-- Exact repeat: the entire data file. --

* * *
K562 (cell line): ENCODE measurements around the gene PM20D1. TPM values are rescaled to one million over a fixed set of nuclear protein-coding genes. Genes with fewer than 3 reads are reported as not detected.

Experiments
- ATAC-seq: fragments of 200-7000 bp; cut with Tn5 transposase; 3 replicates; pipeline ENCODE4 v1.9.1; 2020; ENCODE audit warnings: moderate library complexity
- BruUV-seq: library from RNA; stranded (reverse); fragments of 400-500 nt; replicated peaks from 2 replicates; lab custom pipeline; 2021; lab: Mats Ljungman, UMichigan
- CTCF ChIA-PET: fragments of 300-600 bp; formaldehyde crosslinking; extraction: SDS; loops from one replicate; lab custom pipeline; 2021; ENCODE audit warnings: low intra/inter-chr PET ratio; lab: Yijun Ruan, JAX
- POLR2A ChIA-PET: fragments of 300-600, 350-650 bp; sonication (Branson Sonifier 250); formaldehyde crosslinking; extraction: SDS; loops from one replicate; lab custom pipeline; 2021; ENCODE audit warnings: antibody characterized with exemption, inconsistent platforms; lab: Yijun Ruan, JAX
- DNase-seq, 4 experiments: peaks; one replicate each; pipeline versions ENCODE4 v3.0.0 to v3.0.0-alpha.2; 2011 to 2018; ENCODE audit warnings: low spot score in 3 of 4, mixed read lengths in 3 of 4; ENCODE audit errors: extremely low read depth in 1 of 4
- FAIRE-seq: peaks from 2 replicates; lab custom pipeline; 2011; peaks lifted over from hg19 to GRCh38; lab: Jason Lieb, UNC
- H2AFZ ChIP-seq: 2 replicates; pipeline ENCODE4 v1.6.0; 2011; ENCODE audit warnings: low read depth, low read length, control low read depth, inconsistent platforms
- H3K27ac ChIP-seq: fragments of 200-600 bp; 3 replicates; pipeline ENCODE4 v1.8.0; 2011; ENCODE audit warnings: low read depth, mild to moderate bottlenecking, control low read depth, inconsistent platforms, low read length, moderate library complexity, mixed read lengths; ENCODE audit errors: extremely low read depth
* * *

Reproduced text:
K562 (cell line): ENCODE measurements around the gene PM20D1. TPM values are rescaled to one million over a fixed set of nuclear protein-coding genes. Genes with fewer than 3 reads are reported as not detected.

Experiments
- ATAC-seq: fragments of 200-7000 bp; cut with Tn5 transposase; 3 replicates; pipeline ENCODE4 v1.9.1; 2020; ENCODE audit warnings: moderate library complexity
- BruUV-seq: library from RNA; stranded (reverse); fragments of 400-500 nt; replicated peaks from 2 replicates; lab custom pipeline; 2021; lab: Mats Ljungman, UMichigan
- CTCF ChIA-PET: fragments of 300-600 bp; formaldehyde crosslinking; extraction: SDS; loops from one replicate; lab custom pipeline; 2021; ENCODE audit warnings: low intra/inter-chr PET ratio; lab: Yijun Ruan, JAX
- POLR2A ChIA-PET: fragments of 300-600, 350-650 bp; sonication (Branson Sonifier 250); formaldehyde crosslinking; extraction: SDS; loops from one replicate; lab custom pipeline; 2021; ENCODE audit warnings: antibody characterized with exemption, inconsistent platforms; lab: Yijun Ruan, JAX
- DNase-seq, 4 experiments: peaks; one replicate each; pipeline versions ENCODE4 v3.0.0 to v3.0.0-alpha.2; 2011 to 2018; ENCODE audit warnings: low spot score in 3 of 4, mixed read lengths in 3 of 4; ENCODE audit errors: extremely low read depth in 1 of 4
- FAIRE-seq: peaks from 2 replicates; lab custom pipeline; 2011; peaks lifted over from hg19 to GRCh38; lab: Jason Lieb, UNC
- H2AFZ ChIP-seq: 2 replicates; pipeline ENCODE4 v1.6.0; 2011; ENCODE audit warnings: low read depth, low read length, control low read depth, inconsistent platforms
- H3K27ac ChIP-seq: fragments of 200-600 bp; 3 replicates; pipeline ENCODE4 v1.8.0; 2011; ENCODE audit warnings: low read depth, mild to moderate bottlenecking, control low read depth, inconsistent platforms, low read length, moderate library complexity, mixed read lengths; ENCODE audit errors: extremely low read depth